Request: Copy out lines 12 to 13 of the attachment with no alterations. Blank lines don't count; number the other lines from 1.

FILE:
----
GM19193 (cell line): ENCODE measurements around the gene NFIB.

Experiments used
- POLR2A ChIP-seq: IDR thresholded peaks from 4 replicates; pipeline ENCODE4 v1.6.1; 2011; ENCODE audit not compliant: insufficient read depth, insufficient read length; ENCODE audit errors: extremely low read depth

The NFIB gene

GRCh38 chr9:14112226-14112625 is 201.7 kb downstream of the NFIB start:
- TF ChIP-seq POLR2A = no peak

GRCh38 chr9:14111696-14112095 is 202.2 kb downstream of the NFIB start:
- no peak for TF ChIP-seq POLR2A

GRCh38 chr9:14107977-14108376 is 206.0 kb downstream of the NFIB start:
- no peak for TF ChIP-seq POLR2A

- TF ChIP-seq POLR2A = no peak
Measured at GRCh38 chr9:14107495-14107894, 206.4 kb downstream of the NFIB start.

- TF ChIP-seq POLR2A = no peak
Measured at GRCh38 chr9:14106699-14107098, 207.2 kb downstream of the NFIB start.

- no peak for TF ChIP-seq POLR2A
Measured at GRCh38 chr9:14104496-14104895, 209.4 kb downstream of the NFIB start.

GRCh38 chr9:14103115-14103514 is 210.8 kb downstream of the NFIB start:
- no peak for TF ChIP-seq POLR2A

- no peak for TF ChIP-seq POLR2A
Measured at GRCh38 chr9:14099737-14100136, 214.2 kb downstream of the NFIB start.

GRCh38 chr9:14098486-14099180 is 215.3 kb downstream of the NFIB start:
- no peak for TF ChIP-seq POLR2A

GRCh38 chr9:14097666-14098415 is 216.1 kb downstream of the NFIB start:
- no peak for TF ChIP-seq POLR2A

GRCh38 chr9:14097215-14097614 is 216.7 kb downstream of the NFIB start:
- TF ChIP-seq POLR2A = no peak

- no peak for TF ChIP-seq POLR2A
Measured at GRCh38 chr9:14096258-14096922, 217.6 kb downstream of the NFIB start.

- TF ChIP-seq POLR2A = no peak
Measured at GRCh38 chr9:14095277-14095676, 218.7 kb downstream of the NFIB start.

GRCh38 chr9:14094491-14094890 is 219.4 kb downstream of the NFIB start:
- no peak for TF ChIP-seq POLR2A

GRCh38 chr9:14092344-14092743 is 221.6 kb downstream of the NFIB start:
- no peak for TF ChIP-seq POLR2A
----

Measured at GRCh38 chr9:14107495-14107894, 206.4 kb downstream of the NFIB start.

- TF ChIP-seq POLR2A = no peak